The Indian government is committed "to do everything possible to ensure probity, transparency and accountability in the work of public authorities" but "mindless atmosphere of negativity and pessimism" on corruption will not help, said Prime Minister Manmohan Singh said on Wednesday.
Speaking at the 19th Conference of CBI and State Anti-Corruption Bureaux in New Delhi, the prime minister stressed on the need for the investigation agencies to continuously upgrade their skills and techniques to match the newer methods of corruption.
The Prime Minister, Dr. Manmohan Singh addressing the 19th Conference of CBI and State Anti-Corruption Bureaux, in New Delhi on October 10, 2012.
"Our government stands firm in its commitment to do everything possible to ensure probity, transparency and accountability in the work of public authorities," said the PM. "We are also considering amendments to the Prevention of Corruption Act, not only in view of the judicial rulings on its provisions, but also with the purpose of filling certain gaps in the legislation and bringing it in line with current international practice."
The PM stressed on the "need to protect honest public servants and keep the morale of the executive intact", even as the government fight the menace of corruption.
"The mindless atmosphere of negativity and pessimism that is sought to be created over the issue of corruption can do us no good. It can only damage our nation's image and hit at the morale of the executive. We need to ensure that even while the corrupt are relentlessly pursued and brought to book, the innocent are not harassed," said the PM.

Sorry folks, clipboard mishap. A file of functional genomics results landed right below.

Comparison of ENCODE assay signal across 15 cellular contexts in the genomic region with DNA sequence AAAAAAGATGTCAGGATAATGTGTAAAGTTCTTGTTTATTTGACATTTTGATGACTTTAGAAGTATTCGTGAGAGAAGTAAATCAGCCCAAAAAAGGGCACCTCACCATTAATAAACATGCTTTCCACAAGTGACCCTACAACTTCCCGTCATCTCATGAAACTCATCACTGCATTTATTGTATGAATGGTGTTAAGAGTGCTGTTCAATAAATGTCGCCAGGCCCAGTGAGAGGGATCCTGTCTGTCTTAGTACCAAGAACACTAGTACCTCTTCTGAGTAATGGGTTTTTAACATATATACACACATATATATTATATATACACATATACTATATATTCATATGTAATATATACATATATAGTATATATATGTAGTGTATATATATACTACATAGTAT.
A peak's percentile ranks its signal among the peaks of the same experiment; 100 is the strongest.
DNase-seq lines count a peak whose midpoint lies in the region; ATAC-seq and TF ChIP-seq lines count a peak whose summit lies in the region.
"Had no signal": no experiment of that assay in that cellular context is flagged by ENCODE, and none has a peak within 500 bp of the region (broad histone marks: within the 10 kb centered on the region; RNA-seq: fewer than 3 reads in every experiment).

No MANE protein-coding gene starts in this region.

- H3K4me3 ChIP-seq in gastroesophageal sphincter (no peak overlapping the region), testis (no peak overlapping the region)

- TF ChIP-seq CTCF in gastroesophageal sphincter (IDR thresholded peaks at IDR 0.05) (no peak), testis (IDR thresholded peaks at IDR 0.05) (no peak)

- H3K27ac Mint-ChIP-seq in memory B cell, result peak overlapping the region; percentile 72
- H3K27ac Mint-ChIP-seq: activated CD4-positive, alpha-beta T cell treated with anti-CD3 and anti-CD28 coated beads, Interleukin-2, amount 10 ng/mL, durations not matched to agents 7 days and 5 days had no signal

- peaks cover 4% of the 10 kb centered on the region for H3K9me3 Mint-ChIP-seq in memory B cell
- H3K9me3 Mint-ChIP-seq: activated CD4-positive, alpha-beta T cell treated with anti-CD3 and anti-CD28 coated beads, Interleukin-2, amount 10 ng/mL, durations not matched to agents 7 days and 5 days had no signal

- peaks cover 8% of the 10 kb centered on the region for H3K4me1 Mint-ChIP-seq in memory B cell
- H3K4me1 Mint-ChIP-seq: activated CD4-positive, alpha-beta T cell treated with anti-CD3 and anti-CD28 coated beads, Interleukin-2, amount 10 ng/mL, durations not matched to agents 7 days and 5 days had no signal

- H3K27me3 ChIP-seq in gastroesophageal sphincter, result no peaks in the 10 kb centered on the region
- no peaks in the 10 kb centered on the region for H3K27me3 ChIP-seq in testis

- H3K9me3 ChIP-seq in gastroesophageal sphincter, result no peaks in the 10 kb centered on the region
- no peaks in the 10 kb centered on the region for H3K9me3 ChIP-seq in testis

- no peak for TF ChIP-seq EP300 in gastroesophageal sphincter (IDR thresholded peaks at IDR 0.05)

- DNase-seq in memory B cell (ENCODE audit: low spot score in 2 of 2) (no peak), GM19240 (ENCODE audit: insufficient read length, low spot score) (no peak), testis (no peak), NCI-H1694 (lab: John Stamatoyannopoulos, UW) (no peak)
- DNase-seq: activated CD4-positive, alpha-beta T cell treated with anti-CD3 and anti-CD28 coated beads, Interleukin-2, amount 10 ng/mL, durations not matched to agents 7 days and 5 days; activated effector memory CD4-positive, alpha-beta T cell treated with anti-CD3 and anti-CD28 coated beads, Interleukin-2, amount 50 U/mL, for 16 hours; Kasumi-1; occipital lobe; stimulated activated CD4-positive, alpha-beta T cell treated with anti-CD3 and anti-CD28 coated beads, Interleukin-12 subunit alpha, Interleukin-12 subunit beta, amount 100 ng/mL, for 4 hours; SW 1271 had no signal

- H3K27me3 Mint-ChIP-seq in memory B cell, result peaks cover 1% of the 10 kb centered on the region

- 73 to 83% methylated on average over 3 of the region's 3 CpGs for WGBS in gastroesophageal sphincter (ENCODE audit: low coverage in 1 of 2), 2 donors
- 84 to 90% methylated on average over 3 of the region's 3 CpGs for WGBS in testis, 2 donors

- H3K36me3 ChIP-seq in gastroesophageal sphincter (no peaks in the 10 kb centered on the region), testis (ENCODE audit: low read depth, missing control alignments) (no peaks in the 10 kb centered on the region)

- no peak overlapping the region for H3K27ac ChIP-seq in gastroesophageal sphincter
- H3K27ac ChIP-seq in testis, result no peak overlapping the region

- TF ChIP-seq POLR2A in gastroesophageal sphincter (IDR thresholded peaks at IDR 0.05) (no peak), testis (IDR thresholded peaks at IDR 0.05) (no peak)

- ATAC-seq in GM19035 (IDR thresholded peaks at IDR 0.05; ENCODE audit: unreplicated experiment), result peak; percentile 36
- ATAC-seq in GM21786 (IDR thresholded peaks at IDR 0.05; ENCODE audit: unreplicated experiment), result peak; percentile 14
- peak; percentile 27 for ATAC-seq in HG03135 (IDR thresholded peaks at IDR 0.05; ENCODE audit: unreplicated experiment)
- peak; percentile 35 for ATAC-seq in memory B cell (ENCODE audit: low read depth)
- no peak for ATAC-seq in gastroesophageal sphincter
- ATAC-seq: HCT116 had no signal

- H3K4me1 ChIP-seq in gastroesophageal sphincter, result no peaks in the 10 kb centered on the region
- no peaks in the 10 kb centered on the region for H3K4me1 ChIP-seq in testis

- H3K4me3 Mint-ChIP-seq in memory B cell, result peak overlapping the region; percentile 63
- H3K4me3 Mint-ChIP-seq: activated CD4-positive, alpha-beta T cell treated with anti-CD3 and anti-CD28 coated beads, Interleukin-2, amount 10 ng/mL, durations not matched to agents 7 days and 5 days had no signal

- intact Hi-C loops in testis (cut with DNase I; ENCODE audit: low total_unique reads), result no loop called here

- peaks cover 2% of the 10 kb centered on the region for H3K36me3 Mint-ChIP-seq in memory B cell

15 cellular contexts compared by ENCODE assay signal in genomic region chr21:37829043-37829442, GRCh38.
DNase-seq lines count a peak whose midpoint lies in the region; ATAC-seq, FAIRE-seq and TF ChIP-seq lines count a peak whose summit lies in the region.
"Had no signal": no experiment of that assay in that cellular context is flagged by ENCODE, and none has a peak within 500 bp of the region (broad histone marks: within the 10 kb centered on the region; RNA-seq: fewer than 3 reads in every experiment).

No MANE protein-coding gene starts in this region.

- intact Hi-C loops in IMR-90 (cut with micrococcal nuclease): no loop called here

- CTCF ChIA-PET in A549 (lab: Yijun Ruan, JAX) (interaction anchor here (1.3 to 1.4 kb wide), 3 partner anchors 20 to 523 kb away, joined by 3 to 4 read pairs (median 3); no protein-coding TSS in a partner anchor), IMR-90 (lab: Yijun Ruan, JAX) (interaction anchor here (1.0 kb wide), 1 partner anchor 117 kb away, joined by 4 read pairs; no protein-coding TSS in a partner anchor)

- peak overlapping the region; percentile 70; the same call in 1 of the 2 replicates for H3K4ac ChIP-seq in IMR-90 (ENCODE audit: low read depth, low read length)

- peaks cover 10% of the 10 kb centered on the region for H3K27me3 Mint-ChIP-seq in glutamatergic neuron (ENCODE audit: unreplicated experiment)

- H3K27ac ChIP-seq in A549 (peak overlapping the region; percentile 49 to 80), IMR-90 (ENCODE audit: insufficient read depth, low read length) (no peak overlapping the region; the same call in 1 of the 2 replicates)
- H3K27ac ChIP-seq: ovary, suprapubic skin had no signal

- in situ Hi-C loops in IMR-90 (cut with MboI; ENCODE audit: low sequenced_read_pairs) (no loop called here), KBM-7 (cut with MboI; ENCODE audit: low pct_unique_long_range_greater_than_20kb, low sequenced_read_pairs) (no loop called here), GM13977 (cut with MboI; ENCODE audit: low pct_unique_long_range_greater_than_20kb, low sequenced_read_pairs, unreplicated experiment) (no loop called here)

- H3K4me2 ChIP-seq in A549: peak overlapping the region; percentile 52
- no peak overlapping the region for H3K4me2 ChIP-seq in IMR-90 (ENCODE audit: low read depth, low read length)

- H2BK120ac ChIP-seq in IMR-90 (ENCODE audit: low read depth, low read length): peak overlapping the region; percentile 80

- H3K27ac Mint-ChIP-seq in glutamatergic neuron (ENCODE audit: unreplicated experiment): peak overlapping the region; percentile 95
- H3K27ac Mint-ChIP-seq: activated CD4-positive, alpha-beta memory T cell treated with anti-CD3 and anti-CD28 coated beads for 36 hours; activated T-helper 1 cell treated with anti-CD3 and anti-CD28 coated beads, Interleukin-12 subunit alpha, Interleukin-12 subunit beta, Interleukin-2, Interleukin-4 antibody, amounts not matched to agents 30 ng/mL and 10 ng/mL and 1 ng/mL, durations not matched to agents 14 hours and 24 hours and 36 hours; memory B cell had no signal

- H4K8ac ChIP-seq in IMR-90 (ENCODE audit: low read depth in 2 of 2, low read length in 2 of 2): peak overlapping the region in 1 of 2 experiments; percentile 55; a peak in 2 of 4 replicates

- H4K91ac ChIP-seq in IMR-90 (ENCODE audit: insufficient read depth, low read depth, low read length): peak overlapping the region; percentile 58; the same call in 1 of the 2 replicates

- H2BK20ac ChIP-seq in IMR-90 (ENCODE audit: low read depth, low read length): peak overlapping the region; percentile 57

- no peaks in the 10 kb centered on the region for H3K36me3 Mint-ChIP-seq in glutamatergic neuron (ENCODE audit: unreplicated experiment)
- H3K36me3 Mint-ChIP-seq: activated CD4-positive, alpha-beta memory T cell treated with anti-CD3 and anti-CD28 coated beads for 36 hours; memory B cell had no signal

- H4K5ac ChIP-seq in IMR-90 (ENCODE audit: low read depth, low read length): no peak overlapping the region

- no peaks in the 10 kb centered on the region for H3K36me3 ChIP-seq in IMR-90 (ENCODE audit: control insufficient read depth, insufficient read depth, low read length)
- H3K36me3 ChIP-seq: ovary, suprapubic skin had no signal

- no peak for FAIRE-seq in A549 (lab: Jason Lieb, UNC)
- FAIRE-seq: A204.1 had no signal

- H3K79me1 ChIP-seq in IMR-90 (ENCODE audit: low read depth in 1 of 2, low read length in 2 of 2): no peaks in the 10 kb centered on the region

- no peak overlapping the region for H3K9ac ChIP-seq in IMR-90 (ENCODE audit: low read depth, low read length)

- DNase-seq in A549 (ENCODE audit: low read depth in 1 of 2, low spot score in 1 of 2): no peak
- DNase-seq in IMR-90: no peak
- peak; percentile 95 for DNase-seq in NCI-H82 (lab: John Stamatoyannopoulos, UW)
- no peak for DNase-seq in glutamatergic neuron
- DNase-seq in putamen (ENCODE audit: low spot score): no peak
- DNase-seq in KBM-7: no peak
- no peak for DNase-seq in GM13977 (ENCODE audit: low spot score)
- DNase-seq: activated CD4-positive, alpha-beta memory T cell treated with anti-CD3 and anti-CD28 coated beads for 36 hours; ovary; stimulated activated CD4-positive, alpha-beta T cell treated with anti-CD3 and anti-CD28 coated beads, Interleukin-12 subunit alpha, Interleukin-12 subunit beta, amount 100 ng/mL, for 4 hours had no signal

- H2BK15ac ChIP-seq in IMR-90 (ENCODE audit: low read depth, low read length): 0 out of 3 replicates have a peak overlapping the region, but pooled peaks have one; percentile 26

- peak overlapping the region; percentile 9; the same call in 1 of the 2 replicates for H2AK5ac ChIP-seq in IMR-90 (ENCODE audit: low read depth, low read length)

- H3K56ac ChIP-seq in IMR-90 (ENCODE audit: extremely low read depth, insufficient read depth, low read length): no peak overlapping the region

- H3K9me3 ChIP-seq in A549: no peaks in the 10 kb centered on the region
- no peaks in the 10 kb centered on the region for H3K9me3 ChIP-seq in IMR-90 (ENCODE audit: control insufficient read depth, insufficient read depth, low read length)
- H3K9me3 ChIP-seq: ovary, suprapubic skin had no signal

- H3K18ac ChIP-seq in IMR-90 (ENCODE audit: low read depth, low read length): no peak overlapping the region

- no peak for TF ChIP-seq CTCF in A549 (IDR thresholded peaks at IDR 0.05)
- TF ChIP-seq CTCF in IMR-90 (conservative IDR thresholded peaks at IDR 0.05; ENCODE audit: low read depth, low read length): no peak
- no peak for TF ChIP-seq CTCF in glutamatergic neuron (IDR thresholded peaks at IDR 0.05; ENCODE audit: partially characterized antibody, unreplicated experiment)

The PM warned that new forms of corruption have cropped up after the economic reforms in the early 1990s wiped out the old forms of corruption. He said that the investigating agencies have to be on their toes to check corruption.
"As our economy grows and becomes more integrated with the evolving global economy, the big challenge before our anti-corruption agencies is to keep pace with these rapid developments," said the PM.
"Today, different sectors of our economy follow developmental models that are increasingly becoming more and more sophisticated. Therefore, in many cases, it would be difficult for the investigating agencies to reach the right conclusions without a firm grasp of the complexities involved in the formulation and implementation of economic policy," he added.
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